The DTV (or Freeview to us people in the UK) is a good experience overall, the interface is much better than on the rest of the system, it’s very similar to Sky in functionality (and looks to a certain extent) you can also plug in an external hard drive via USB and record what’s on TV which is definitely a useful feature. Some of the web apps work well, such as Netflix and BBC iPlayer which stream well with generally no issues.
The media player seems to work well enough and supports a wide variety of formats, simply load a USB memory stick or external USB hard drive with your music, videos or pictures and the television will more than likely play it if it’s a common file extension. The media player even supports MKV files! The interface doesn’t have much junk or clutter either which is nice and for a simple media player I should definitely think so.
Gaming on the television is ok, but you’ll probably need to adjust some settings before you get the best gaming performance. This is because of a technology Samsung use to smooth out moving images on screen. What I noticed however was that every now and then you’d see a delay of a few milliseconds on the screen. That may not sound like much but if you’ve got fast moving gameplay on the screen the game will almost seem jittery at times as the screen is trying to catch up with smoothing out those moving images. Turning off this smoothing feature didn’t really make any negative visual difference to me, other than putting an end to the annoying screen jitteryness, the gameplay was still nice and sharp and movement was smooth enough.
That brings us on neatly to the picture quality, I would say for an LCD it’s outstanding, the colour accuracy seems good, although you may want to turn down the saturation slightly in the settings. The blacks are nice and deep even at high backlight brightness. The one slight issue I did see which is only visible if the room is dark and the television is displaying a completely black screen, was that there was some slight backlight bleedthrough around the inner edges of the display, but it’s definitely not noticeable under general use.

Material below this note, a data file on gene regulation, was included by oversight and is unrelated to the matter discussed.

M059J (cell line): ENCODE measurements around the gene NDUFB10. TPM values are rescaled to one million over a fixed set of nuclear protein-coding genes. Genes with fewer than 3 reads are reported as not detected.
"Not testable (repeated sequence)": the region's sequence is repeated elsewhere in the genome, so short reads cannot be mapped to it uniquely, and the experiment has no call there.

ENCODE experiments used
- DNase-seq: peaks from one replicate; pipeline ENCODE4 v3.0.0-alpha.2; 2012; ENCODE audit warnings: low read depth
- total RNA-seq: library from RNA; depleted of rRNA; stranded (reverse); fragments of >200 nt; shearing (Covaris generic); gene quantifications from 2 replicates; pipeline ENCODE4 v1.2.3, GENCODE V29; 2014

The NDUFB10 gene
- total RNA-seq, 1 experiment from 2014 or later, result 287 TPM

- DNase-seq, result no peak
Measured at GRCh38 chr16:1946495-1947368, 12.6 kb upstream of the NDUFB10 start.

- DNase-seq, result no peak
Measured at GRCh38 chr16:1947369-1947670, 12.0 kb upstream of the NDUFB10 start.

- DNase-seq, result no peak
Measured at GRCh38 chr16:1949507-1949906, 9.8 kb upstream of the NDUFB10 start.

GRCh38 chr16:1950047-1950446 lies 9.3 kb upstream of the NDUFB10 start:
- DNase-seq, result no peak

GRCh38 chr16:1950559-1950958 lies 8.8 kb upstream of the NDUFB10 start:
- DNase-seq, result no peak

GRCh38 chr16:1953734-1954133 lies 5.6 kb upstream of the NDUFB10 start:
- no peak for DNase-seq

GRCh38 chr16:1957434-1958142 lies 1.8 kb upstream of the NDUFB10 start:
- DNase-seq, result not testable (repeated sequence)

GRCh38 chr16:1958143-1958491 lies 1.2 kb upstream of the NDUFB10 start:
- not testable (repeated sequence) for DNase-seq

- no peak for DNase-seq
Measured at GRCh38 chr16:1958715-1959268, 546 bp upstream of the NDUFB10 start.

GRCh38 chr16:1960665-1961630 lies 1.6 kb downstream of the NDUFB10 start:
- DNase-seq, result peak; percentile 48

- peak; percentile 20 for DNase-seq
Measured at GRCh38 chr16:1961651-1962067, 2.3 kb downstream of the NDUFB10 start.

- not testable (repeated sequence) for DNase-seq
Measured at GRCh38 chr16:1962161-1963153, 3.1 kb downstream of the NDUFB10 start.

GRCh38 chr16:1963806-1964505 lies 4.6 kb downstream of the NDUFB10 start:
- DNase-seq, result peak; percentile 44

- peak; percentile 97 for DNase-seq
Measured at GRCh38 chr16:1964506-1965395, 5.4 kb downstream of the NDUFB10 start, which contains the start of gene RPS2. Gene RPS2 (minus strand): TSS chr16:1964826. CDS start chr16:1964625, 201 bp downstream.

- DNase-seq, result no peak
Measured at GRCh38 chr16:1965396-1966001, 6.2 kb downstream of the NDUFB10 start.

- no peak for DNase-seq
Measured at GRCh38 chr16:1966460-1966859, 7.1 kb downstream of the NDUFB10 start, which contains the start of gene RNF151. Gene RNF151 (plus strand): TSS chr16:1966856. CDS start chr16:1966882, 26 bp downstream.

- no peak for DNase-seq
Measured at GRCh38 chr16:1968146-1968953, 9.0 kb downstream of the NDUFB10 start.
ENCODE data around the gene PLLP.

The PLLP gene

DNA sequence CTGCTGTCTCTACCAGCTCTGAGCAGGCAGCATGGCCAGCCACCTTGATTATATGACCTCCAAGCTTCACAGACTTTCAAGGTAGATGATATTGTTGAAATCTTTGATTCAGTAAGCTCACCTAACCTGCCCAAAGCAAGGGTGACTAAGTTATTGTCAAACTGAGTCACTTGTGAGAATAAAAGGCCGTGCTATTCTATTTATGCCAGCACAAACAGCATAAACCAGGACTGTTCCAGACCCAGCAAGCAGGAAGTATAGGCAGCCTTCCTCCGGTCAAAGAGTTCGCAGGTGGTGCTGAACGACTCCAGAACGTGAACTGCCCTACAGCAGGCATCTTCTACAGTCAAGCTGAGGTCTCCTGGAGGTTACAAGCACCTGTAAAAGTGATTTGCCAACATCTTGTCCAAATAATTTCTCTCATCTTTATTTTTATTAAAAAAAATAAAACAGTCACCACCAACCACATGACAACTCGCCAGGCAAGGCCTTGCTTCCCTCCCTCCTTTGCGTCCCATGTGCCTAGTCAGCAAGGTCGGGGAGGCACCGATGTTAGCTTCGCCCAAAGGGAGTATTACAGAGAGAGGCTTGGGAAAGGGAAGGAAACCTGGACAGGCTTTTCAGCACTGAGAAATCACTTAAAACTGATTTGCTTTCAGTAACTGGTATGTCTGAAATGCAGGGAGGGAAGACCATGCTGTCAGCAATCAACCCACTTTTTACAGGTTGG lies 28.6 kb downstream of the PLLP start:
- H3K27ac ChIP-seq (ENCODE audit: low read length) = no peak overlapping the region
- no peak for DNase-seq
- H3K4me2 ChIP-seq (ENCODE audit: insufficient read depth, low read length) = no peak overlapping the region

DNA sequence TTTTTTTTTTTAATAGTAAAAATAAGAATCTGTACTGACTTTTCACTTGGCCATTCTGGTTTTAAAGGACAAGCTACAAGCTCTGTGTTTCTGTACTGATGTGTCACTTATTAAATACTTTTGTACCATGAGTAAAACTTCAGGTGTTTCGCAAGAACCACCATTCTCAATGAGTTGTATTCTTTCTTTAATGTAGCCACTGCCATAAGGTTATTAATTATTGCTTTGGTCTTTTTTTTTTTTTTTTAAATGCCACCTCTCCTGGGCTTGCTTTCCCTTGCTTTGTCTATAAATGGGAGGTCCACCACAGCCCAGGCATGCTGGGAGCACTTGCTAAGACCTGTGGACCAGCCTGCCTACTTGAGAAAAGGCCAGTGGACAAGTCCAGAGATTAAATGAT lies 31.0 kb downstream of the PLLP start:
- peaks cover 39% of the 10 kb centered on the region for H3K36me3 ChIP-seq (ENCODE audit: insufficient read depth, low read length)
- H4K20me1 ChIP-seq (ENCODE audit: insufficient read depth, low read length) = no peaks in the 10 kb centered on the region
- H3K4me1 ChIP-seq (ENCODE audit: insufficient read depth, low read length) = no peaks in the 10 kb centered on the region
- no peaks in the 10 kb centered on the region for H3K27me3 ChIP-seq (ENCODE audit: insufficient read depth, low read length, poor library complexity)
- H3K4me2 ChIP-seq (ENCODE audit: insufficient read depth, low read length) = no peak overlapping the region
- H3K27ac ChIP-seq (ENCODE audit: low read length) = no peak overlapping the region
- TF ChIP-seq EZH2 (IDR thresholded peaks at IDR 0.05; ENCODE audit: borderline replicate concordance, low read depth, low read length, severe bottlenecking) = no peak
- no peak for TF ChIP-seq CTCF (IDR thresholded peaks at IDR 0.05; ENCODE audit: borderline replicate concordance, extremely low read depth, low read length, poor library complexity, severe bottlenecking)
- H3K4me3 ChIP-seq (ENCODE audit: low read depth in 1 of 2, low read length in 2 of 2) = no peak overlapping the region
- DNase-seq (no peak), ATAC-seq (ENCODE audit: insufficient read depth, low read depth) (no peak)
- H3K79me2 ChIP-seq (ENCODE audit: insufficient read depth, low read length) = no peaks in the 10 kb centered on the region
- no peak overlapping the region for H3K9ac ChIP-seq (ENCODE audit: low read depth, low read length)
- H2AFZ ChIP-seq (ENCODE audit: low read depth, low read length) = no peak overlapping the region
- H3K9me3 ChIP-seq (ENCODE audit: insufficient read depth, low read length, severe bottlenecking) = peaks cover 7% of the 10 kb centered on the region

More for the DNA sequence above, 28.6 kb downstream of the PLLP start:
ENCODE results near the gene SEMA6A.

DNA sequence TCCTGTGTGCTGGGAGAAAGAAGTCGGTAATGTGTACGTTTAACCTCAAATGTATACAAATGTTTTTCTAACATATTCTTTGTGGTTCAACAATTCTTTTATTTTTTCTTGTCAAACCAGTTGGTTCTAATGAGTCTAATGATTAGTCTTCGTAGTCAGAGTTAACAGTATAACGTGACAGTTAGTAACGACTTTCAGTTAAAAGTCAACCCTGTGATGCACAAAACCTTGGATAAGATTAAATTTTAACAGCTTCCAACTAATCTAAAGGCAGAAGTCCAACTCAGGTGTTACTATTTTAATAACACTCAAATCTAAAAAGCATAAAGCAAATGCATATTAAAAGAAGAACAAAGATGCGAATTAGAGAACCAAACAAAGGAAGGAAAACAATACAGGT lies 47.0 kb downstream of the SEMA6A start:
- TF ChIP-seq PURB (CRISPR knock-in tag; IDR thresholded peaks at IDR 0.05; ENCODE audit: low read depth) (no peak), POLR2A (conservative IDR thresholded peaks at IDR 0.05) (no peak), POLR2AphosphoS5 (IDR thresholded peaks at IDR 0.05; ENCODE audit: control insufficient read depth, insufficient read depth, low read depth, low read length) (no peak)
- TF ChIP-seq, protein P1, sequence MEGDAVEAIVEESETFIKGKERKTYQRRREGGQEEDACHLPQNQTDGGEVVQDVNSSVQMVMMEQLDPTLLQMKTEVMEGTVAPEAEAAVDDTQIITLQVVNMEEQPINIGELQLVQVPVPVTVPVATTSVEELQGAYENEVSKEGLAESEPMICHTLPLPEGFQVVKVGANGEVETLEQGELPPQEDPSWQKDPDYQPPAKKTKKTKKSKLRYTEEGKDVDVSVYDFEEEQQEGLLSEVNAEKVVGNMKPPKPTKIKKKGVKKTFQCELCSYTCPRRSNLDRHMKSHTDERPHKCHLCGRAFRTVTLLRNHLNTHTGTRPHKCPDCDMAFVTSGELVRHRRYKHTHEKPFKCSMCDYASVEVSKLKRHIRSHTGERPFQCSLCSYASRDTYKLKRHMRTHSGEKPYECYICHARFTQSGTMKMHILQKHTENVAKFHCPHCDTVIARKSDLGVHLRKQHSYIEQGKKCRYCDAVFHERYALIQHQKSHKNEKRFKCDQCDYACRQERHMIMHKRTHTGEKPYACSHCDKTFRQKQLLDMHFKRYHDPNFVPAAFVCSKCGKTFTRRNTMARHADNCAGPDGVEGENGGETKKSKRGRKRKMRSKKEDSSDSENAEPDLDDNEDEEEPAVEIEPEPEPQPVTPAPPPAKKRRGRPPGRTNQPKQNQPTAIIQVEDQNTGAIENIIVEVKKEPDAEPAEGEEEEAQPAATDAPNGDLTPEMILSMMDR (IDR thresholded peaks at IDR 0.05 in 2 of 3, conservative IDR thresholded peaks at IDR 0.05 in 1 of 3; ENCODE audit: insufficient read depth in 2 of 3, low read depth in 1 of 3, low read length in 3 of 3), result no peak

Oddly enough the television comes with two remote controls. One is a classic remote control with all of the buttons on it that you would likely need and the other a smaller remote control with a few buttons on it and a trackpad. I didn’t really get a great deal of use out of the trackpad remote (assumedly because it’s mostly for the useless browser). The standard remote control was good enough for all intents and purposes, looks a little on the cheap side on the top of the remote but the underneath has Samsung’s wood like texture that they’ve been plastering all over their devices since the Galaxy S III. Fortunately both remotes come complete with their own batteries.
I’ve said since 3D televisions started to become popular that 3D was unnecessary for most content, and now that I’ve got my own 3D television I still stick by what I said. The television comes with two pairs of 3D glasses, which I suppose look kind of cool and geeky and are moderately comfortable to wear for an extended period of time. The glasses each use a button cell battery just above the nose arch to power glasses. It’s fairly easy to pair them to your television and to start watching something in 3D you simply need to hit the 3D button on your remote and it’ll give you multiple options for 3D then press the small button on top of the glasses. The 3D works well enough but as I say is mostly unnecessary and somewhat of a gimmick and a distraction. Unless you’re watching a film made to be watched in 3D (Avatar for example). The other issue I had with the 3D is that is can sometimes hurt your eyes after a while, I tried to watch the Doctor Who 50th anniversary special in 3D and had to just give up after the first 10 minutes (although I was in a dark room so that may explain). Gaming in 3D can equally be as eye-staining. On the plus side you can adjust the 3D settings such as how much depth you want to the image, the higher you set it the more 3D things will appear.
Overall the television is an ok purchase but as highlighted previously the UI needs major scrubbing, the smart functions need to be re-evaluated and the 3D is unnecessary for the most part but I suppose it’s a good to have the option and perhaps it would be someone else’s cup of tea to watch Sky News in 3D.
I purchased mine in store from Currys / PC World for a respectable £549